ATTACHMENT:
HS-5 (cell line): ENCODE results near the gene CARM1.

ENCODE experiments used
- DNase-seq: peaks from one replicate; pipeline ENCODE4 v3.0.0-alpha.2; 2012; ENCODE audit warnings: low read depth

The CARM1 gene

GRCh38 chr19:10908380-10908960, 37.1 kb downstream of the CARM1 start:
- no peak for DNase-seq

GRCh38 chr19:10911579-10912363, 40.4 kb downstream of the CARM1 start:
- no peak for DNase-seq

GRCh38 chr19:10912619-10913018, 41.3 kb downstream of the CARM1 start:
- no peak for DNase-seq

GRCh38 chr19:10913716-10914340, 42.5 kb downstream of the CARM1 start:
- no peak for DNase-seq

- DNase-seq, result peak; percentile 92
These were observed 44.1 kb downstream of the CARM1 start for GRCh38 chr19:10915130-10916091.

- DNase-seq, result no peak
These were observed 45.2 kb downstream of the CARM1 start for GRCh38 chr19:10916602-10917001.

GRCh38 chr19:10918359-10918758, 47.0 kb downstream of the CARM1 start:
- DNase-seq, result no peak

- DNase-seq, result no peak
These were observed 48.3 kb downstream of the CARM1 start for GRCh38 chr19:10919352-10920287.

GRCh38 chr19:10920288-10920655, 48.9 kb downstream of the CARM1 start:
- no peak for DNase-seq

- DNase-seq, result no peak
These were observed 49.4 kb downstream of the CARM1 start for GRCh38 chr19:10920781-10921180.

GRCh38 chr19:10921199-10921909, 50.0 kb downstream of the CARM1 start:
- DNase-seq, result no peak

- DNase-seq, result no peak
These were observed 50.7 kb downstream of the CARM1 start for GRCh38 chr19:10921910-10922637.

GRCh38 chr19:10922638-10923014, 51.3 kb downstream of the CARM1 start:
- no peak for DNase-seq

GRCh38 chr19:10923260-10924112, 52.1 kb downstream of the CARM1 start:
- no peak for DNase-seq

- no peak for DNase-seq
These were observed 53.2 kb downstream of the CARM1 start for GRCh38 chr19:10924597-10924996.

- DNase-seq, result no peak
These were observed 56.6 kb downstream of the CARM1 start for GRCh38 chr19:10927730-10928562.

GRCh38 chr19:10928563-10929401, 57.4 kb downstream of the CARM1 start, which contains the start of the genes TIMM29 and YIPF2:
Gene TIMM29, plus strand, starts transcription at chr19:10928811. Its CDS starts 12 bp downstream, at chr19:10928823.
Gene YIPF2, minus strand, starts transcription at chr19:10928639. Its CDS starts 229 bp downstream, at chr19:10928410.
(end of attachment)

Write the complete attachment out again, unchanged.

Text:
HS-5 (cell line): ENCODE results near the gene CARM1.

ENCODE experiments used
- DNase-seq: peaks from one replicate; pipeline ENCODE4 v3.0.0-alpha.2; 2012; ENCODE audit warnings: low read depth

The CARM1 gene

GRCh38 chr19:10908380-10908960, 37.1 kb downstream of the CARM1 start:
- no peak for DNase-seq

GRCh38 chr19:10911579-10912363, 40.4 kb downstream of the CARM1 start:
- no peak for DNase-seq

GRCh38 chr19:10912619-10913018, 41.3 kb downstream of the CARM1 start:
- no peak for DNase-seq

GRCh38 chr19:10913716-10914340, 42.5 kb downstream of the CARM1 start:
- no peak for DNase-seq

- DNase-seq, result peak; percentile 92
These were observed 44.1 kb downstream of the CARM1 start for GRCh38 chr19:10915130-10916091.

- DNase-seq, result no peak
These were observed 45.2 kb downstream of the CARM1 start for GRCh38 chr19:10916602-10917001.

GRCh38 chr19:10918359-10918758, 47.0 kb downstream of the CARM1 start:
- DNase-seq, result no peak

- DNase-seq, result no peak
These were observed 48.3 kb downstream of the CARM1 start for GRCh38 chr19:10919352-10920287.

GRCh38 chr19:10920288-10920655, 48.9 kb downstream of the CARM1 start:
- no peak for DNase-seq

- DNase-seq, result no peak
These were observed 49.4 kb downstream of the CARM1 start for GRCh38 chr19:10920781-10921180.

GRCh38 chr19:10921199-10921909, 50.0 kb downstream of the CARM1 start:
- DNase-seq, result no peak

- DNase-seq, result no peak
These were observed 50.7 kb downstream of the CARM1 start for GRCh38 chr19:10921910-10922637.

GRCh38 chr19:10922638-10923014, 51.3 kb downstream of the CARM1 start:
- no peak for DNase-seq

GRCh38 chr19:10923260-10924112, 52.1 kb downstream of the CARM1 start:
- no peak for DNase-seq

- no peak for DNase-seq
These were observed 53.2 kb downstream of the CARM1 start for GRCh38 chr19:10924597-10924996.

- DNase-seq, result no peak
These were observed 56.6 kb downstream of the CARM1 start for GRCh38 chr19:10927730-10928562.

GRCh38 chr19:10928563-10929401, 57.4 kb downstream of the CARM1 start, which contains the start of the genes TIMM29 and YIPF2:
Gene TIMM29, plus strand, starts transcription at chr19:10928811. Its CDS starts 12 bp downstream, at chr19:10928823.
Gene YIPF2, minus strand, starts transcription at chr19:10928639. Its CDS starts 229 bp downstream, at chr19:10928410.